Opera concert: A journey through Europe

Turbulent weather fails to deter music lovers from thronging German embassy.

The concert featured French vocalist Sévag Tachdjian and Japanese pianist Yukiko Tidten-Yoshikawa. PHOTO: HUMA CHOUDHARY/EXPRESS

ISLAMABAD: An opera concert titled “A musical journey through Europe” was held at the German embassy auditorium on Monday evening.

The concert, hosted by German Ambassador Dr Cyrill Nunn, featured performances by Sévag Tachdjian and Yukiko Tidten-Yoshikawa.

The ambassador complimented the audience for braving the inclement weather, saying he had an advantage of living only a few metres away from the auditorium.

Introducing the musicians, he said both are internationally active and had played in many operas. “I hope you enjoy the music from different parts of Europe,” he added.

“The musical journey through Europe is a wonderful opportunity to show the range of poetical inspiration from where this music comes,” said Tachdjian, who is a French bass-baritone and vocalist of Armenian descent. He was accompanied Yukiko Tidten-Yoshikawa, who has been internationally-active as a concert pianist in Japan and Europe.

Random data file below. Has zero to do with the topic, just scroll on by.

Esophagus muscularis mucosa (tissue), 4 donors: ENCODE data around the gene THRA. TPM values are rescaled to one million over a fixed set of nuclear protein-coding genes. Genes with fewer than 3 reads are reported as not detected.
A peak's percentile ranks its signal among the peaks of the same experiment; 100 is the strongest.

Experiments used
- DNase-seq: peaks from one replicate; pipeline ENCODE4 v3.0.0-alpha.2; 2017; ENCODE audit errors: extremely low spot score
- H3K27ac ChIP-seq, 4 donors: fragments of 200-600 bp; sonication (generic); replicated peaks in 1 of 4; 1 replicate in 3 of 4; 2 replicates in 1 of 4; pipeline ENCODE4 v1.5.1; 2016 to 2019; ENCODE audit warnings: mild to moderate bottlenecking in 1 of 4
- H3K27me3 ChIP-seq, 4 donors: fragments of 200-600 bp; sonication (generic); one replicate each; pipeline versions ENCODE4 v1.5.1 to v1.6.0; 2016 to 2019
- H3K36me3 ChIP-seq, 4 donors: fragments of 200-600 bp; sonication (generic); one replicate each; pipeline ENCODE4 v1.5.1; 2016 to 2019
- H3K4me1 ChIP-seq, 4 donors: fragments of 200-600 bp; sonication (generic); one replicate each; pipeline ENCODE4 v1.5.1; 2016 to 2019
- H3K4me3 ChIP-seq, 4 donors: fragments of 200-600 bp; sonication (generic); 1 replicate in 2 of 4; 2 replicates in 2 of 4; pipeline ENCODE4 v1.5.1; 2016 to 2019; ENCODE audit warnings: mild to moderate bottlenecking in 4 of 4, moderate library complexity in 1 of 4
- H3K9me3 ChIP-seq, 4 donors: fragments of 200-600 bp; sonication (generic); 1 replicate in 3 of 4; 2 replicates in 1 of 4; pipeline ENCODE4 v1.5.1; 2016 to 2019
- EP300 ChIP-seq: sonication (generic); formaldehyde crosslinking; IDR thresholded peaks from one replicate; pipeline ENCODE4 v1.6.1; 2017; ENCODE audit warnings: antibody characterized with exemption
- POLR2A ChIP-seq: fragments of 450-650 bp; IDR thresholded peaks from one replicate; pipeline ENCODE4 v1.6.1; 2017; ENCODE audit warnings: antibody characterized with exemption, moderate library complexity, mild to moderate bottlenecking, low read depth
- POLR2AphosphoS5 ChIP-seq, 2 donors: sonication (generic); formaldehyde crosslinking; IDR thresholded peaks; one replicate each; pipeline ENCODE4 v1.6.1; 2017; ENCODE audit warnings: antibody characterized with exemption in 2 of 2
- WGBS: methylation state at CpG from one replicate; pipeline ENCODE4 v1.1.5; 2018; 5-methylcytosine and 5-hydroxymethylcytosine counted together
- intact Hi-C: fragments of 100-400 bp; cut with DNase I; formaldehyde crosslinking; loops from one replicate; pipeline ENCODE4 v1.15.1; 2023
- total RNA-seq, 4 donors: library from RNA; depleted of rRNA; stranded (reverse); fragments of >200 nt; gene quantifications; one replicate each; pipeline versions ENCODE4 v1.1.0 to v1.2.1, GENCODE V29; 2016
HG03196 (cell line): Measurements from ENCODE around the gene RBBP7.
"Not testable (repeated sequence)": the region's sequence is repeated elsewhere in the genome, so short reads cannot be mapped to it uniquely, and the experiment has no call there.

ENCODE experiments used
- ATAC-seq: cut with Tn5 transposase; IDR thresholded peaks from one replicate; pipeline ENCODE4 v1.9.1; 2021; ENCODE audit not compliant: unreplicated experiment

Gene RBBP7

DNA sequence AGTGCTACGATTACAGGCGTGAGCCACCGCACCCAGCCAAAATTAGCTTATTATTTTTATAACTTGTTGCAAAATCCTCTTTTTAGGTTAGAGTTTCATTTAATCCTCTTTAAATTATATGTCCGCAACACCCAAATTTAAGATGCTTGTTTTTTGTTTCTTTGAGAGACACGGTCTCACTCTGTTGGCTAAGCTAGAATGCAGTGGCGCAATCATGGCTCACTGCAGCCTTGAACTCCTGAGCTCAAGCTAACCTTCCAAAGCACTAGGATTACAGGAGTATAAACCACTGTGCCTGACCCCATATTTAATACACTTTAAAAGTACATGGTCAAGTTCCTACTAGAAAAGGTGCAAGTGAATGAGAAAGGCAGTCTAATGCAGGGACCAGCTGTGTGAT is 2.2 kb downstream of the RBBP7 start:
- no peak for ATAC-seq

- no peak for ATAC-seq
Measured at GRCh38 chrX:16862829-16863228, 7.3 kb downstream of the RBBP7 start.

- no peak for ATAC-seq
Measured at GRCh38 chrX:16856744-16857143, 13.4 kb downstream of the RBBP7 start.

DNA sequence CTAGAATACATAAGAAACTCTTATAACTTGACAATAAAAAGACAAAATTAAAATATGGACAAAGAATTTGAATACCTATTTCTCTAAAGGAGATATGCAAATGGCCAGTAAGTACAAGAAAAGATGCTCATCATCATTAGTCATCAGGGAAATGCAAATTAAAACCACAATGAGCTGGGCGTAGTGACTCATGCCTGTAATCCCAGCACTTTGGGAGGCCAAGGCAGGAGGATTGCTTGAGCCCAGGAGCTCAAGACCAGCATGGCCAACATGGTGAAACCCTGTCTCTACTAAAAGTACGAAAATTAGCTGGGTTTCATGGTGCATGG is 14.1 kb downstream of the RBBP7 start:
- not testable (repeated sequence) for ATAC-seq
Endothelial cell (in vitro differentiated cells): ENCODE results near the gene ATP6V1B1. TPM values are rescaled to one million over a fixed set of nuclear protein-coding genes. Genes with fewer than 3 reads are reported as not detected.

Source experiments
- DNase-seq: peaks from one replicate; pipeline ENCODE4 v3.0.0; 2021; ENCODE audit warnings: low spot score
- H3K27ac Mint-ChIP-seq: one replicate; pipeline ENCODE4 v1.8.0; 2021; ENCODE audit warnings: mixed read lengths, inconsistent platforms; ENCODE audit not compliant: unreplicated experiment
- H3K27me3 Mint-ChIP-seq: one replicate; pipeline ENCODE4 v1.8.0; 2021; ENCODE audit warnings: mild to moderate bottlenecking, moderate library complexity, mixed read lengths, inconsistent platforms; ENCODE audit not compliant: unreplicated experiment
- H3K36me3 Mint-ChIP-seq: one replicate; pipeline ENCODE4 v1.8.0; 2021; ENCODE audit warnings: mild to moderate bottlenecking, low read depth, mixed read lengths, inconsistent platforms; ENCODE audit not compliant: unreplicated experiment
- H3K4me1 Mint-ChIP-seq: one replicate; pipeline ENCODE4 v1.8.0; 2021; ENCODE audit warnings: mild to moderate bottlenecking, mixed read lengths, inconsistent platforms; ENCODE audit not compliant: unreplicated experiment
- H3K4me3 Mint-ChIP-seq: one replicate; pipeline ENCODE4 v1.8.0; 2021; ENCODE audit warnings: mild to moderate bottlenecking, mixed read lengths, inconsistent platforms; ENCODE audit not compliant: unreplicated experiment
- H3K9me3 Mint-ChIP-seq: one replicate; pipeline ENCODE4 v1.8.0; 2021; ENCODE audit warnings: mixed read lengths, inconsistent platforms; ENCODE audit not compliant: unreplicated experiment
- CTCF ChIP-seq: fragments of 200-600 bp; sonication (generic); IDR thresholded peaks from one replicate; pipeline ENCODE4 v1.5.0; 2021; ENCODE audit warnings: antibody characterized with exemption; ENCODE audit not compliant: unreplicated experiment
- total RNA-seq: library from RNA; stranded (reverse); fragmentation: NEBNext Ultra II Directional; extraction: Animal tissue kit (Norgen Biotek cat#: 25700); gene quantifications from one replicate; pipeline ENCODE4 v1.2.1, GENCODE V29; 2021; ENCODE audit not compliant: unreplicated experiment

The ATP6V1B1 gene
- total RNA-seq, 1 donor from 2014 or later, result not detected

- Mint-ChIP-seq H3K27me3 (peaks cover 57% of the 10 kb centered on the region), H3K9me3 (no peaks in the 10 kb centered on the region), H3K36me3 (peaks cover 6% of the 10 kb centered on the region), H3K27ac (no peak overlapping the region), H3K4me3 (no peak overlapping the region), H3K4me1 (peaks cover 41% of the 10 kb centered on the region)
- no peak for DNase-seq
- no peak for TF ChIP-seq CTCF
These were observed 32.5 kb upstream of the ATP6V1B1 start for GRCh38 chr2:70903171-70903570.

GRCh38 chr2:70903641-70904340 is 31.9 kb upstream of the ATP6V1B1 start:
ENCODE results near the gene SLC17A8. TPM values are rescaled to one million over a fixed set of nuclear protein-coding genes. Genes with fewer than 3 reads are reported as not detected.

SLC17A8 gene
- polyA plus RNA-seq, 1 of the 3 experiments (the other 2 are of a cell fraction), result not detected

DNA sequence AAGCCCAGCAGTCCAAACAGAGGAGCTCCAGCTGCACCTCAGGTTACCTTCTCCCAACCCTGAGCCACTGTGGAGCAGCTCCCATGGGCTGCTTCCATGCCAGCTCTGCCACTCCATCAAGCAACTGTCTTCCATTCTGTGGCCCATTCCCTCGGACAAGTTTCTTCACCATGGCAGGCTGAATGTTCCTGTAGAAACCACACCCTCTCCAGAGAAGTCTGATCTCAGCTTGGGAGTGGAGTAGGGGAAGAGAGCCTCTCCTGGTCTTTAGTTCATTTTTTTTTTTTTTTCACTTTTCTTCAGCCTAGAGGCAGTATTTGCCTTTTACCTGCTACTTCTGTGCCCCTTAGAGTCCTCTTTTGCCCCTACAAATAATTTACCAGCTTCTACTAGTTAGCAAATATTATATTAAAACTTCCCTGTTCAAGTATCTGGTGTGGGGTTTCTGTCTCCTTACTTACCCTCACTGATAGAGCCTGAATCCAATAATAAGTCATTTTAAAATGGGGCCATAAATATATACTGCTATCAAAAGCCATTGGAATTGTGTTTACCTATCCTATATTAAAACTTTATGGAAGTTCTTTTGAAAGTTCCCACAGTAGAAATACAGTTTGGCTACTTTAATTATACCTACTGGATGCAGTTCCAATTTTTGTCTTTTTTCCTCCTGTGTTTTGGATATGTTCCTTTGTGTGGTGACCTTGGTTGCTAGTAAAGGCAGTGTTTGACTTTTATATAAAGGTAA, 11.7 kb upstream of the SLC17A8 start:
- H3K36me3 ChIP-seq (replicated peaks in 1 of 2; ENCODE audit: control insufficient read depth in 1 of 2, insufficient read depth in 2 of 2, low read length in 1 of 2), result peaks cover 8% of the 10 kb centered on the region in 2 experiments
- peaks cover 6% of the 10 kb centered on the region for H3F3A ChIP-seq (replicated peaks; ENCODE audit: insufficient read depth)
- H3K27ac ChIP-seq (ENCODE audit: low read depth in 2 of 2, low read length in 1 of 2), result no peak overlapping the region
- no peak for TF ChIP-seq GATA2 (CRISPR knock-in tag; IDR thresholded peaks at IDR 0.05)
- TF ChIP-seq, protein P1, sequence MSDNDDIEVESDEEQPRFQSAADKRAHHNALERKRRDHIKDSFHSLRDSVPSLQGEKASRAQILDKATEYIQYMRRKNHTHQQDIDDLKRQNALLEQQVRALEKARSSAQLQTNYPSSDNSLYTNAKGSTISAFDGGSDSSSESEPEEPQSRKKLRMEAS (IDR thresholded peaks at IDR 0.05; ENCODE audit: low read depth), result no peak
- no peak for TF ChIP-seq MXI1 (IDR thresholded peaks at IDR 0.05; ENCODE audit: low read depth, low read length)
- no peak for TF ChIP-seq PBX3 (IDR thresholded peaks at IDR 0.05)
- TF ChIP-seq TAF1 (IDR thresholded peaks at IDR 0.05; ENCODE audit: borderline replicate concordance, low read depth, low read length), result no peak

The duo started off with gypsy songs by the Czech composer Antonin Leopold Dvorak, whose melodies feature aspects of folk music of Moravia and his native Bohemia.

Ravel’s five popular Greek melodies had a flamboyant, sing-song quality to them.

This was followed by slow-moving yet invigorating tunes of Gustav Mahler, which Tachdjian remarked as almost metaphysical, elaborating that it was an expression of man in front of the universe. Mahler was a late-Romantic composer and one of the leading conductors of his generation.

“Every journey has an end and we will end this trip in Italy,” said Tachdjian before performing Tosli’s Italian Romances that speak about love, nature and beauty. The final piece in the quartet, “Good-bye” was dramatic and mesmerising and the only one with an English translation.

Juxtaposed with Yoshikawa’s skilled renditions at the piano, Tachdjian’s performance held attention for both its variation and range. They left the audience spellbound, offering a richly-diverse musical experience.

“It is absolutely fabulous that we had the opportunity to listen to any form of opera in Pakistan and generally, I don’t like Mahler, but even that was an experience,” said Saira Khan, an audience member at the event.

Published in The Express Tribune, March 4th, 2015.


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